So Steve and I had a briefing call with Kaavo yesterday who have some interesting technology. And it set me thinking about whether there is a market for pure play application services management in the cloud.
Kaavo automates the job of application configuration and management in the cloud. The product – imod, is rules and workflow-based and manages the life-cycle of application provisioning, including deploying and configuring the software components or services required to create the environment in which applications execute.
I hope I’m not dumbing it down too much to say that I think of it as a data centre automation tool that understands how to manage virtual IaaS instead of physical infrastructure. Kaavo’s CEO and founder Jamal Mazhar would I’m sure also point out that Kaavo takes a top-down, application-centric approach when compared to other solutions in the space. The IaaS deployment environments that they currently support include Amazon, Rackspace and GoGrid amongst others with support for the Eucalytpus project coming soon.
The product naturally fits into at least two of the categories of the market landscape / taxonomy / market segmentation model that I’ve developed. They certainly appear in
- Infrastructure Services/Services
But I could also make a case for them in
- Cloud Software / Cloud Management
- Cloud Software / Cloud Management / Application Services Management
But whilst the business model of Kaavo remains service-based (they charge per CPU hour of managed application) then that pretty much excludes them from the last two software-based categories.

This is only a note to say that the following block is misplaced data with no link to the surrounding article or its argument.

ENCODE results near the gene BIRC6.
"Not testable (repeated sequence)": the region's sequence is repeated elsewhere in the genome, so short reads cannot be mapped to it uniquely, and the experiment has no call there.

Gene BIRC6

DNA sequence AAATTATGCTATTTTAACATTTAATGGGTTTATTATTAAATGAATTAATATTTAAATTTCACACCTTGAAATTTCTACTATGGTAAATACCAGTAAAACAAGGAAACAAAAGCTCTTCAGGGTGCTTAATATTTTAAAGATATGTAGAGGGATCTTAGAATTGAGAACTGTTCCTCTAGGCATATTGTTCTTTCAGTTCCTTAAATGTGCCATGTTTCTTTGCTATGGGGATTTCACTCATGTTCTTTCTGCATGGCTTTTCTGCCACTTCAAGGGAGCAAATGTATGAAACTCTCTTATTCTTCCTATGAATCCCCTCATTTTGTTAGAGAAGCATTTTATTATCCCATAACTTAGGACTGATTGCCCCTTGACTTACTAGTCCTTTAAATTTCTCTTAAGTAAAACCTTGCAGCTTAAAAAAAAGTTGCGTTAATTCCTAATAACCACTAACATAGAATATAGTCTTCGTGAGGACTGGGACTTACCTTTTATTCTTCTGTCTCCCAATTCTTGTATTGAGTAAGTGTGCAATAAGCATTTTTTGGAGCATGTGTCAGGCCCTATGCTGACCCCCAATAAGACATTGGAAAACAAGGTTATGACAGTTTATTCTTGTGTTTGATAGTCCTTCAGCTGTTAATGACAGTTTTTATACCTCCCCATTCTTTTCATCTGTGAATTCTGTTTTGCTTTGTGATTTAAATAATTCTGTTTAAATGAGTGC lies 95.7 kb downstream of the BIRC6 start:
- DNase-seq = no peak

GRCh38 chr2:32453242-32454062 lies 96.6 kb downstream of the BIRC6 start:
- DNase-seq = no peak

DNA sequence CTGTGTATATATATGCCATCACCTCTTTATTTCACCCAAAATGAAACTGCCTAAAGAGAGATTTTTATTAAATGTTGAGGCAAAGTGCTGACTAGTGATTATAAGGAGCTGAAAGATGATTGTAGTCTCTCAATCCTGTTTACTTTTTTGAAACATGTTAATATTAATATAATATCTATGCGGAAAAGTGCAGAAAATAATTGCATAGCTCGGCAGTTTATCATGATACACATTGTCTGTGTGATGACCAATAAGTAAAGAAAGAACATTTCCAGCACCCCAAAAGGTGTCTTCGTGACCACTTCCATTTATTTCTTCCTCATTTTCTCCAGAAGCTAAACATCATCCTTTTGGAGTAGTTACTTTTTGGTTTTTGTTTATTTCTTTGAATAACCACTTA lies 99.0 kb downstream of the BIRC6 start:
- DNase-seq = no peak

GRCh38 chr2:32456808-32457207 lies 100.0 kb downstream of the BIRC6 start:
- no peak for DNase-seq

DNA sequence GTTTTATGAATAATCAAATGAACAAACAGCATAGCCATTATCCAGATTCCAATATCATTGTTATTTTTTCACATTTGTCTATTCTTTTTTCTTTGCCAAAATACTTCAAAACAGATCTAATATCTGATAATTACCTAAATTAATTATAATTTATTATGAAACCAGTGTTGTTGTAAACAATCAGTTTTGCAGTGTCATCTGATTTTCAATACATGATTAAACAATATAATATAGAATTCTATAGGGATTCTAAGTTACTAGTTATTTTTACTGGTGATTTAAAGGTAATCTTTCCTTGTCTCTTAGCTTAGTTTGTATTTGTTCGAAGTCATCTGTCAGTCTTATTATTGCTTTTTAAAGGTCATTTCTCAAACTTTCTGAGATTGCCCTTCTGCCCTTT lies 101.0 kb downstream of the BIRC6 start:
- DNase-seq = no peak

As I’ve been looking at the application services management category in some detail, one pattern that I’ve seem amongst vendors such as DataSynapse (TIBCO), Appistry, and 3Tera is that whilst they offer the management services to automate the deployment of applications, they appear to major on deploying those applications and application components to their own infrastructure as opposed to infrastructure provided as a service by a third party.
A number of these vendors have come to Cloud Computing via Grid Computing and as such it makes senses that the virtual infrastructure that they deploy to is their own grid. They would rightly point out that owning the management and the infrastructure leads to many benefits such as tighter control, better monitoring and better support for the scaling the infrastructure up and down to match demand. In fact some of these vendors do appear to provide the option for deploying to third-party infrastructure services such as Amazon’s EC2, so it suggests that this sort of hybrid infrastructure may be being endorsed.
But I guess I’m left wondering two things.
Firstly is there really a separate market for pure-play application services management where the infrastructure is always provided by a third party? Don’t get me wrong I can see the need and I can see the benefit but it looks a little too much like the existing discipline of application services management already present in today’s data centre automation tools. So if these existing tools add the capability to deploy to, monitor and manage virtual infrastructure as a service then they will be well placed to get the business. But then again perhaps adding this capability is not a trivial matter. Hmm. Not sure.
Secondly, assuming that there is a separate market – what is the route to market for this sort of pure-play, services-based ( as opposed to licensed software ) offer? Could it be taken to enterprises directly? Yes, but it would require significant resources. To me, it looks like a more natural proposition for aaS providers to help them manage the massive number of deployed applications that they will be looking after if the predictions for the impact of cloud are accurate.
Either way Kaavo has an interesting approach that I’m sure either Steve or I will revisit as they develop.